Tim Noakes: ‘Why I won’t practise medicine of failure’

University of Cape Town deputy vice chancellor and law professor Danie Visser calls emeritus professor Tim Noakes a “force in the world”. The Health Professions Council of South Africa (HPCSA) is more likely to call Noakes a tsunami. When the HPCSA resumed its hearing this week against Noakes on a charge of  unprofessional conduct for giving unconventional advice to a breastfeeding mother on Twitter, he deluged its legal team with research to show he had been neither unprofessional nor was the advice he gave not evidence-based. If the HPCSA hoped the new addition to its legal team, advocate Ajay Bhoopchand who is also a medical doctor, would stem Noakes’ defensive tide, it was wrong. Bhoopchand tried hard to stop Noakes presenting evidence on the influence of food and soft drink industries on dietary guidelines and nutrition advice, saying it was ‘irrelevant’, he was ‘lecturing’ and giving ‘too much minutiae and detail’. Noakes’ own medical doctor advocate Ravin ‘Rocky’ Ramdass explained the relevance in minute detail to Bhoopchand. Chair of the HPCSA panel hearing the charge against Noakes, Pretoria advocate Joan Adams, overruled Bhoopchand, saying it was not in the interests of fairness or justice for the HPCSA to charge Noakes with giving advice that was not evidence-based, then stop him presenting evidence to show his advice was evidence-based.

Bhoopchand was powerless to stop Noakes in full sail as he waded into these vested interests worldwide, showing how they are embedded in academia, have bought off top scientists and academics,  sponsor dietitians’ associations – including the Association for Dietetics in SA (ADSA), whose former president, Claire Julsing Strydom, laid the complaint that led to the charge against him – to spin their products, and influence dietary guidelines, nutrition advice and our ideas about obesity and weight loss. He showed how  food and soft-drinks industries have made low-fat, high-carb foods the dominant ‘conventional’ dietary paradigm without any science to back it up, contributing to global epidemics of obesity, heart disease, diabetes to name but a few. Noakes took special aim at the sugar industry, but had many other targets, including his own profession, saying doctors were telling patients diabetes was incurable when they had the means to reverse it: ’We are practising medicine of failure. I don’t want to practice that kind of medicine.’ He also explained – in minute detail – why heart disease in future will be treated not by cardiologists, but by hepatologists (liver specialists). In this fourth part of a series, science and business writer Rob Worthington-Smith looks at Noakes’ views on how and why obesity and heart disease began in the cradle of civilisation. – Marika Sboros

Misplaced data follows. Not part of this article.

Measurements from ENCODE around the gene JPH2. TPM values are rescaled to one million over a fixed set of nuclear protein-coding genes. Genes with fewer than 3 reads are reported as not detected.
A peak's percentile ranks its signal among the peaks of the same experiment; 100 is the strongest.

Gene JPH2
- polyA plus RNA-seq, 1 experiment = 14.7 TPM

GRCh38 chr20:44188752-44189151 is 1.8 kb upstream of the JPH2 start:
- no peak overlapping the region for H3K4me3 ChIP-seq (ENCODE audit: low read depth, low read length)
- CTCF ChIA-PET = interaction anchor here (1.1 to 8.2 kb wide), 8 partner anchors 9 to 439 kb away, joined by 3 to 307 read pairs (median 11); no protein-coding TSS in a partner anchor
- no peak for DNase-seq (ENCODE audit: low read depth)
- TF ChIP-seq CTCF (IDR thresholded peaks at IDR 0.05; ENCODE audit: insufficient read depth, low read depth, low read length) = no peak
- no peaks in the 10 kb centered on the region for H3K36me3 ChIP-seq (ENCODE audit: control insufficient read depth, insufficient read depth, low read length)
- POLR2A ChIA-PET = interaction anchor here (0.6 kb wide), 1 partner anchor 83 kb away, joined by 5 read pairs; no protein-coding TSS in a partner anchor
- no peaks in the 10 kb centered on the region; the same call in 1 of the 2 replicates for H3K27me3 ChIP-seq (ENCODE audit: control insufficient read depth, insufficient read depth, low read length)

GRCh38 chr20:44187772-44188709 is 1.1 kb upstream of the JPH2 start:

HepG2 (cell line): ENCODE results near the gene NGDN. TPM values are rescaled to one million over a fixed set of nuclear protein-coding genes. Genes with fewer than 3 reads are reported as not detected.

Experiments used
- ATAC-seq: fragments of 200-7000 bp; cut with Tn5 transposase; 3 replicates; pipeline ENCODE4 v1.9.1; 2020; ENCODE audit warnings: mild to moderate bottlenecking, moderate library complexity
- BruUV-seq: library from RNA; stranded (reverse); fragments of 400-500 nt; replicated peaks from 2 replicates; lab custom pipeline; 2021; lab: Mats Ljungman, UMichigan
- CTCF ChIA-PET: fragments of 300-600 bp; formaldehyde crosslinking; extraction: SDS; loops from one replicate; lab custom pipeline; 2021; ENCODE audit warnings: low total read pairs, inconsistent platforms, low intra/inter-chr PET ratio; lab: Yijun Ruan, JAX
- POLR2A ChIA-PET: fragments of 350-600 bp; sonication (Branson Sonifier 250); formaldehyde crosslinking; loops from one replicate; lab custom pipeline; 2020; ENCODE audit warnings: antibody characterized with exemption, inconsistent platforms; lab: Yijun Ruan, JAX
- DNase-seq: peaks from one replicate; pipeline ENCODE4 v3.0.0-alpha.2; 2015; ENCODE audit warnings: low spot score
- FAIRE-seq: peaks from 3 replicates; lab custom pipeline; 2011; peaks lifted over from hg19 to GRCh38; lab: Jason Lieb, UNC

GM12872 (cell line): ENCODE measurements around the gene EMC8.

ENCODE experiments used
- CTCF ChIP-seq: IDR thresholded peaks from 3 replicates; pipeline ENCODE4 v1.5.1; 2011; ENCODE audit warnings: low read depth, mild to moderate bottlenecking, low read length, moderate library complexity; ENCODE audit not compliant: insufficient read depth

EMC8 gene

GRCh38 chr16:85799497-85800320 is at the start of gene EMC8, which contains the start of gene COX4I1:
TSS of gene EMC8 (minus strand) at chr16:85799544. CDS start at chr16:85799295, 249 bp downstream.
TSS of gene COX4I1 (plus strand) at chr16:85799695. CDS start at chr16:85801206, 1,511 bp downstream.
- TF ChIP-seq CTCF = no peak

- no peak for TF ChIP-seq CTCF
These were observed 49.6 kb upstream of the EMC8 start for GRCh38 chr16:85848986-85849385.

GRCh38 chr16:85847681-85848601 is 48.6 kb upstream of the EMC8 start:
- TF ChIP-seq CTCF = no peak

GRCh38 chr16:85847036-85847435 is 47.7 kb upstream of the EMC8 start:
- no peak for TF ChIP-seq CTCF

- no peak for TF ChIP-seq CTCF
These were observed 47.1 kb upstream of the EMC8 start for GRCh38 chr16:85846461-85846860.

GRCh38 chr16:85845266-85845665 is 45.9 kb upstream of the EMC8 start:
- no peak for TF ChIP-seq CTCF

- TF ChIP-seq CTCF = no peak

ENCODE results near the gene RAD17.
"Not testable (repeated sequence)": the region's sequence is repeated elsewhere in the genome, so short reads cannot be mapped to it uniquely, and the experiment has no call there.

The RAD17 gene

By Rob Worthington-Smith

Tim Noakes
Prof Tim Noakes (left) and advocate Dr Ravin ‘Rocky’ Ramdass. Picture: copyright Jonno Proudfoot